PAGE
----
Allan Howles' 4mm rolling stock
(Allan's locos can be found here.)
Allan's nicely weathered 38'6" bogie brake diagram D15, from a Mallard kit. A lot of extra detailing work was needed, the kit having no seating, floor, brakes, vacuum or heating pipes, alarm gear, lamp brackets, couplings or wheels. Most of these extras came from the
'spares box'. The scroll irons are cut short of the bogie cross stays to enable the bogies to rotate. Transfers are HMRS.
Two views of a Mallard Models Full Third clerestory coach diagram C17 of 1898. Corridor connectors are the usual Slaters, supplied by Cooper-Craft. Handles are Comet, couplings by Smiths, and decals are HMRS. It has a coat of matt varnish, as by the 1930s it would be rather aged, and Allan will add more weathering in due course.
Siphon G diagram O11 built from a Mallard kit, with added Slaters corridor connectors, as well as Smiths screw link couplings, David Geen vacuum and steam pipes, and Alan Gibson wheels. This portrayal is of an early gas-lit 1916 vehicle, but purists may query the large 25" G W letters.
Some Cooper-Craft wagons, a W1/5 cattle wagon on the right, and below, a wooden Mink, an N13 coal wagon and an O4 open.
Maudsley ML3 bus, built from a Modelscene (ex-Merit) kit, with some detail added: handrails to the steps, cab sun visor/ventilator, and wing mirrors.
40' passenger brake van diagram K15, which started life as a K's plastic kit. It features replacement door and commode handles (Comet), and the original cast 8'6" bogies were replaced by 9' American from David Geen. Screw-link couplings are Smiths, Mansell wheels are Alan Gibson. Steam pipes have been added. The corridor connections are scratchbuilt from Plastikard. The continuous stepboard was extended, as the original moulding was too shallow, and the missing web to the bottom of the solebar added, both in Plastikard. The end steps are brass chequer plate, also from the spares box, as are the lamp irons, and the end handrails are brass wire. The kit's guards lookout was used as supplied, but most prototypes by this time would have had either had a shorter lookout or the lookout being removed completely and plated over.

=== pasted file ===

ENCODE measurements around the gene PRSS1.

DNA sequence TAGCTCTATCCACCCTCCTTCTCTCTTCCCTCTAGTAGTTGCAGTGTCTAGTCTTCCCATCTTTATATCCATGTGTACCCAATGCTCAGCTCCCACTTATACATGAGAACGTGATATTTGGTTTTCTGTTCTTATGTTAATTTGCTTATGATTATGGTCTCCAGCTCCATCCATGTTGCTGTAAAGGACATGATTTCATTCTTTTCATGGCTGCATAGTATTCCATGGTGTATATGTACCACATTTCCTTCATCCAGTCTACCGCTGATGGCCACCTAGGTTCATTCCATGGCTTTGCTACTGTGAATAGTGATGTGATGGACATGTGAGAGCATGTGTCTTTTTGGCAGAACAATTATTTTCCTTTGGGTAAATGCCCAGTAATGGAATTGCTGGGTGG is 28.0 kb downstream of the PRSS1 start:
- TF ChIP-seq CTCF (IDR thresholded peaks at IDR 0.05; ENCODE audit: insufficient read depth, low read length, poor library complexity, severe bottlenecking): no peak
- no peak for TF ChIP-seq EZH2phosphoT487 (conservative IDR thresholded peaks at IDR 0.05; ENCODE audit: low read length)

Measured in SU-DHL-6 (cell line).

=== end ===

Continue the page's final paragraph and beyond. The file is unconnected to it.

Dean V13 6-wheel passenger brake van from a Colin Waite kit, in all-over brown livery, as was common for older brake vehicles in the 1930s. Brass buffers were used to replace the somewhat flimsy cast whitemetal ones supplied in the kit. The oil pots supplied in the kit have been retained, but a more common appearance of these vehicles in this era would have been with gas pots.
Beetle prize cattle wagon diagram W7 made from a Parkside kit
Diagram S6 fish van made from an old Colin Ashby plastic kit. It has been improved in a number of ways including replacement of the the ties between the W-irons.
Bloater fish van diagram S8, from a Parkside kit. The wording and location of 'fish' and 'bloater' varied, perhaps depending on the period.
Dean clerestory lavatory composite diagram E37 made from a Slaters kit. The scroll irons are cut short of the bogie cross-stays below the footboard to enable the bogies to rotate.
57' Collett bow ended full composite and brake composites made from Comet kits
Low Siphon diagram 04 made from a D&S Models kit won on eBay. It is well detailed but the white plastic roof supplied bent to the wrong profile and spoilt an otherwise excellent kit.
57' Toplight Brake 3rd diagram D47, running on fishbelly bogies, and composite diagram E88 running on American bogies, made from Slaters kits. These kits were described in a Guy Williams' article in MRJ 66 in 1993.
Diagram F16 double-ended slip built from a Blacksmith kit. The kit didn't contain a floor, interior, brakes or bell, so quite a lot of the model had to be scratch built. The Cornish Riviera Express contained a number of slips in its down formation, and one of these was slipped at Exeter prior to 1928 for the Kingsbridge branch. After 1928, the CRE made a stop at Exeter, and the Kingsbridge CRE portion became a normal brake composite. Allan's F16 is portrayed in post-1927 livery, so with a tiny bit of modeller's 'time licence' just squeezes into the 'Kingsbridge slip coach' scenario.